Generation of an “X wave” in an optical cavity: a) numerical simulation [1], b) generated state
and c) phase plot of the wave function depicting the dynamics of vortices [2].

Nano-optics is the most recent area of our research. We are highly interested in investigating exciton-polaritons and plasmon-polaritons in both the classical and quantum regime. This is the subject of our current research projects in which we endeavor to join photonics with nanotechnology towards developing novel quantum technologies.

Polaritons are quasiparticiles created from photons strongly coupled with matter. Due to their unique features they allow to achieve high nonlinearities which are necessary for development of many important quantum devices. They exist in a two-dimensional world of optical cavities and surfaces of the newest nanomaterials, e.g. graphene. They are predicted to constitute a future platform which will replace or at least support electronics and merge it with photonic-based quantum technologies. This field is regarded as a possible path towards increasing miniaturization and efficiency by e.g. bulding devices capable of processing terabits of data per second. The graphene as a quantum technology platform could introduce new, cheaper solutions and enable wider adoption of quantum technologies.

Exiton-polaritons consist of photons coupled with electon-hole pairs which are produced in a semiconductor. Our accomplishment was proving existence of localized wave packets similar to solitons, self-reinforcing waves moving without the dispersion, and formulating the prerequisites for their creation in this medium [1]. These wave packets are usually called “X waves” because of their characteristic shape resembling the letter X. Our theoretical predictions were confirmed in an experiment performed by the Group of Daniele Sanvitto (CNR NANOTEC, Lecce, Italy) [2] which we supported with numerical computations. We have shown how the X waves can be spontaneously created in an optical cavity with a laser pulse by dint of strong nonlinearities present in this system. Because of long lifetimes of tens of picoseconds and travelled distances of tens or hundreds of micrometers they constitute an important alternative to standard semiconductor carriers (electrons and holes) which lifetime is of the order of nanoseconds and which propagate over distance of several micrometers. The “X waves” could be useful in e.g. devices in which the signal should be transmitted over multiple channels without distortions, for example creating fast links between two processor units.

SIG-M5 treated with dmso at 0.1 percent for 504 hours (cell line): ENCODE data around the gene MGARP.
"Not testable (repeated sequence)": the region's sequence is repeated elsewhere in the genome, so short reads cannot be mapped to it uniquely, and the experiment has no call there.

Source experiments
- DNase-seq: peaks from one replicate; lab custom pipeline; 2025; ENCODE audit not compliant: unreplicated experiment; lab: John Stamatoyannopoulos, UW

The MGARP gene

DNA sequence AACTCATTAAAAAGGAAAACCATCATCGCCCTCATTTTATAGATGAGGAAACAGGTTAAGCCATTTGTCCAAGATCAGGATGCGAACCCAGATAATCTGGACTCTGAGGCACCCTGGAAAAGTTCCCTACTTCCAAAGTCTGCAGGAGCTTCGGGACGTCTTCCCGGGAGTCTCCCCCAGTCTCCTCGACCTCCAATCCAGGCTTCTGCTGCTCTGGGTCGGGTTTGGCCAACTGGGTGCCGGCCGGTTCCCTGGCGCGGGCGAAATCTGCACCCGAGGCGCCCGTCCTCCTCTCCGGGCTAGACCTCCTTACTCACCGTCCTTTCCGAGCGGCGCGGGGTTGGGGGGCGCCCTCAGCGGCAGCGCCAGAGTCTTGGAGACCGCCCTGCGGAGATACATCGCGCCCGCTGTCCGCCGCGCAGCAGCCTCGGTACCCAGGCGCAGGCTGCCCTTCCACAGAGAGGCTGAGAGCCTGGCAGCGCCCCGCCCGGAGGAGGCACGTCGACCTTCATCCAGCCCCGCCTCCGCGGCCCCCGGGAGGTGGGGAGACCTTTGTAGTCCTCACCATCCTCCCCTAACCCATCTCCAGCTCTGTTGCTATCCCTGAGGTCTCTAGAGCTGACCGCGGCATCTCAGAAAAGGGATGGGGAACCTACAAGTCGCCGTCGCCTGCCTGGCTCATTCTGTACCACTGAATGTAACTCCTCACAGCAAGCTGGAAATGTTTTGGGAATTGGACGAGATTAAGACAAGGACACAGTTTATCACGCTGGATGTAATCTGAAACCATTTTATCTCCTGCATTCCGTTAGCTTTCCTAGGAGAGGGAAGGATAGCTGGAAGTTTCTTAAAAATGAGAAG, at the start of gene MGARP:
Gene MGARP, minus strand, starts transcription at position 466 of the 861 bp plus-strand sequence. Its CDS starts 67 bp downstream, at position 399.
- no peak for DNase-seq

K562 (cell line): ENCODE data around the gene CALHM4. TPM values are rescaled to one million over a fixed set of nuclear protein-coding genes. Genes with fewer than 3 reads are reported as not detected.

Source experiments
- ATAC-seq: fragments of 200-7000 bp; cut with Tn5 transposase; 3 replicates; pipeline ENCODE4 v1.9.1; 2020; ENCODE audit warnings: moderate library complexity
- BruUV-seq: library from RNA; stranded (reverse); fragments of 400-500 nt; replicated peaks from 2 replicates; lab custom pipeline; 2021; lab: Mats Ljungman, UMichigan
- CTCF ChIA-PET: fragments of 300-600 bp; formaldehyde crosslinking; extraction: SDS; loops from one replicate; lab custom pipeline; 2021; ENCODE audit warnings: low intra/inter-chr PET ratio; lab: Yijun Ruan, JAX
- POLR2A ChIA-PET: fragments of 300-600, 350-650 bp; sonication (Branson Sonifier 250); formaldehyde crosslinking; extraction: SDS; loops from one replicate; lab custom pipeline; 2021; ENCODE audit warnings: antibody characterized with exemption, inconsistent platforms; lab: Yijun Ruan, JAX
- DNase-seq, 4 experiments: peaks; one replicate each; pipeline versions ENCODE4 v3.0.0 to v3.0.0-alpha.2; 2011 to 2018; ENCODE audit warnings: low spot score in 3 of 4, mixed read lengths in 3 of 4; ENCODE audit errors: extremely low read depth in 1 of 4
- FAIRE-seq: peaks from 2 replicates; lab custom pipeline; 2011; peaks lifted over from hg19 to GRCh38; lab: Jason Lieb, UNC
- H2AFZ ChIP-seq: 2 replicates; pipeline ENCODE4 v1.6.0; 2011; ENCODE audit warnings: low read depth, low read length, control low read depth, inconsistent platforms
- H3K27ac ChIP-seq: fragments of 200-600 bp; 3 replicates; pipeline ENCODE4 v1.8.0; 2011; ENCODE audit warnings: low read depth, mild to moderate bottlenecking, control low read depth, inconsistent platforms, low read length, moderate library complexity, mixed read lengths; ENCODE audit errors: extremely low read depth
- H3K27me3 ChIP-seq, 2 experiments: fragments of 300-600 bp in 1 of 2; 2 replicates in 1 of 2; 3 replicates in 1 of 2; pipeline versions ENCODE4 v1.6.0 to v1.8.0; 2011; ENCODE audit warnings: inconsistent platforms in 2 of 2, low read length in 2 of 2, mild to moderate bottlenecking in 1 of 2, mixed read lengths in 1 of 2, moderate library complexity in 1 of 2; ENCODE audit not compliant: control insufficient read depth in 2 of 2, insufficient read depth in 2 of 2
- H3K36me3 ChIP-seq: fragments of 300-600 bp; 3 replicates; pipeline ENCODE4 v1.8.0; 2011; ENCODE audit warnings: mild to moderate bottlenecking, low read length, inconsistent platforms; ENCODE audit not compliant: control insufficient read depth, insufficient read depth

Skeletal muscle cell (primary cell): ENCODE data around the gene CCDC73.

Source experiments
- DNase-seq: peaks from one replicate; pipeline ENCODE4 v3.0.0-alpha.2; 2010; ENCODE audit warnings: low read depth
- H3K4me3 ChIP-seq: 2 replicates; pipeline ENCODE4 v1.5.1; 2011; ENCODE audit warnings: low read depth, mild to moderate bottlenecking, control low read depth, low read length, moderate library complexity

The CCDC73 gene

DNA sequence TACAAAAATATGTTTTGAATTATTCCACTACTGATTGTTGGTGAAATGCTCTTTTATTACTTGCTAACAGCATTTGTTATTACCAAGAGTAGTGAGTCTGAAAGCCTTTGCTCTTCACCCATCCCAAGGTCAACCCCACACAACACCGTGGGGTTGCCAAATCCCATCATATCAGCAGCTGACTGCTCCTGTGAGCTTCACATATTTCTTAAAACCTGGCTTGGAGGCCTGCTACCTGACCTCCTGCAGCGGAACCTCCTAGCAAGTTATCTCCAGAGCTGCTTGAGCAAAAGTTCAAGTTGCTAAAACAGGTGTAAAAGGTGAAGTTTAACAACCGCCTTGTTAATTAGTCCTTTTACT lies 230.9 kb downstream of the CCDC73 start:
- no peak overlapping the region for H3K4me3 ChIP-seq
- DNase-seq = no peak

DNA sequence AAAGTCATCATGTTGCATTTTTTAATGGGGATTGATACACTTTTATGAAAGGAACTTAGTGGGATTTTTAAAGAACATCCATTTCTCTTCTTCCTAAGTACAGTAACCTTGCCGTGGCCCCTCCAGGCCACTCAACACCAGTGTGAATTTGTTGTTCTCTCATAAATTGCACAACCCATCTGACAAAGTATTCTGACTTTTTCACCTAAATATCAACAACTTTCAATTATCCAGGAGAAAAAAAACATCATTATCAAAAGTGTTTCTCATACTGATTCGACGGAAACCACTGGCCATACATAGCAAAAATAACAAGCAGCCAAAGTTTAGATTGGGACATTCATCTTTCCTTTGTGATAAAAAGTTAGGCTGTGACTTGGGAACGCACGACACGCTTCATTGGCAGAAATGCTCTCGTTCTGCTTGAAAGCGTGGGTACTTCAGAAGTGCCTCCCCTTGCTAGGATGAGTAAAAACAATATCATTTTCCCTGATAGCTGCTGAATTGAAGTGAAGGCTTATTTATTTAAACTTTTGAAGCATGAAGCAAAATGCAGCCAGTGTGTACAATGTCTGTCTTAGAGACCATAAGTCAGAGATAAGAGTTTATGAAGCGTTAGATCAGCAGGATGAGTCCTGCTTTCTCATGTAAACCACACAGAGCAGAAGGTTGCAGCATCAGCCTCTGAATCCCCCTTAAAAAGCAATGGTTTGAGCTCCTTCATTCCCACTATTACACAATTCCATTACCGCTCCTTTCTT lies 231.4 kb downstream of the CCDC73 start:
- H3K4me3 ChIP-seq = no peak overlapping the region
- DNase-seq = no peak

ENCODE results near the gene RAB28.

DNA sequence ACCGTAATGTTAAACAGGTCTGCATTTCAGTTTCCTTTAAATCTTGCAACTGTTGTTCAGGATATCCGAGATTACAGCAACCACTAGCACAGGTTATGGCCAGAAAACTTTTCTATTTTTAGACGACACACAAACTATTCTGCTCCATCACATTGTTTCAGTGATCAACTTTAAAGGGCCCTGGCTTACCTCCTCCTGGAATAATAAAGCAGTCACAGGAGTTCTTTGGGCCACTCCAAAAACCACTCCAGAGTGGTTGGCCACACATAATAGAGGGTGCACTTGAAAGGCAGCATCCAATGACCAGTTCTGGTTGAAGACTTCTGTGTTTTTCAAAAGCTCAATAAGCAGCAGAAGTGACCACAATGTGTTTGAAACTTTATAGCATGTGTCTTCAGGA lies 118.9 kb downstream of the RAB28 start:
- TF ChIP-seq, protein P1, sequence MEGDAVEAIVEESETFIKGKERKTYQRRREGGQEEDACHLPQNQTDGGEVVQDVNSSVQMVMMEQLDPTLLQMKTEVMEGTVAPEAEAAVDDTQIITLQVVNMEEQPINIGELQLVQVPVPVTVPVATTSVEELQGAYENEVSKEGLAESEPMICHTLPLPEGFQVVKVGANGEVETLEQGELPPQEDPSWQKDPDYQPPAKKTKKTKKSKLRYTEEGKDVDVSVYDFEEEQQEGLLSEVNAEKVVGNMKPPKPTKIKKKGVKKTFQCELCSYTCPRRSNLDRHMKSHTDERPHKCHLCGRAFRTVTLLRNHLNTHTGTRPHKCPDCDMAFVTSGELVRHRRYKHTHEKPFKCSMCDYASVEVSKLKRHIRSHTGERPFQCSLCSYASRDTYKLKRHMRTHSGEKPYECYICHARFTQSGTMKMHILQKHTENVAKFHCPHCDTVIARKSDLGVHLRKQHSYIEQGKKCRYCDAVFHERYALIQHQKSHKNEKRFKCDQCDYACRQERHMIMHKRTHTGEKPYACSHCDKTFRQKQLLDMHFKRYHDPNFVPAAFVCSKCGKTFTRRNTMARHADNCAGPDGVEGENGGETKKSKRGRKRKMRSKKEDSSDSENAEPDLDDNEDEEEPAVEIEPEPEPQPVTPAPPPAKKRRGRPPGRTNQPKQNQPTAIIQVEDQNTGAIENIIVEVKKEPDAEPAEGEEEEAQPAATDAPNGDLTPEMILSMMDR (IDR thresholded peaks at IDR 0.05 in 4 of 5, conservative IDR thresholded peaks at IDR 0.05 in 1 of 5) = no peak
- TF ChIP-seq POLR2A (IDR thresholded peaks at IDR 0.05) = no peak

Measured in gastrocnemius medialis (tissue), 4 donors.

Photons strongly coupled with quanta of collective electronic excitations (plasma) are called plasmon-polaritons. They can be created on surfaces of nanomaterials featuring negative dielectric function, e.g. gold foil shaped with nanolitographic techniques. In case the nanomaterial is a semiconductor possessing the photonic band gap (e.g. graphene), the counterparts of plasmon-polaritons are surface Bloch waves (Fig. 1). These systems have already found applications in detectors, phtotovoltaic cells, microscopes and nanoantennas. They constitute a basis of supersensitive biological and chemical sensors capable of detecting single bacteria cells, DNA strands or harmful substances.




Fig. 1. a) Flake graphene [Graphene Laboratory, WUT],
b) Bloch surface waves created in graphene nanostructures.

[1] O. Voronych, A. Buraczewski, M. Matuszewski, M. Stobińska, Exciton-polariton localized wave packets in a microcavity, Phys. Rev. B 93, 245310 (2016).

[2] A. Gianfrate, L. Dominici, O. Voronych, M. Matuszewski, M. Stobińska, D. Ballarini, M. De Giorgi, G. Gigli, D. Sanvitto, Superluminal X-waves in a polariton quantum fluid, Light: Science & Applications 7, e17119 (2018).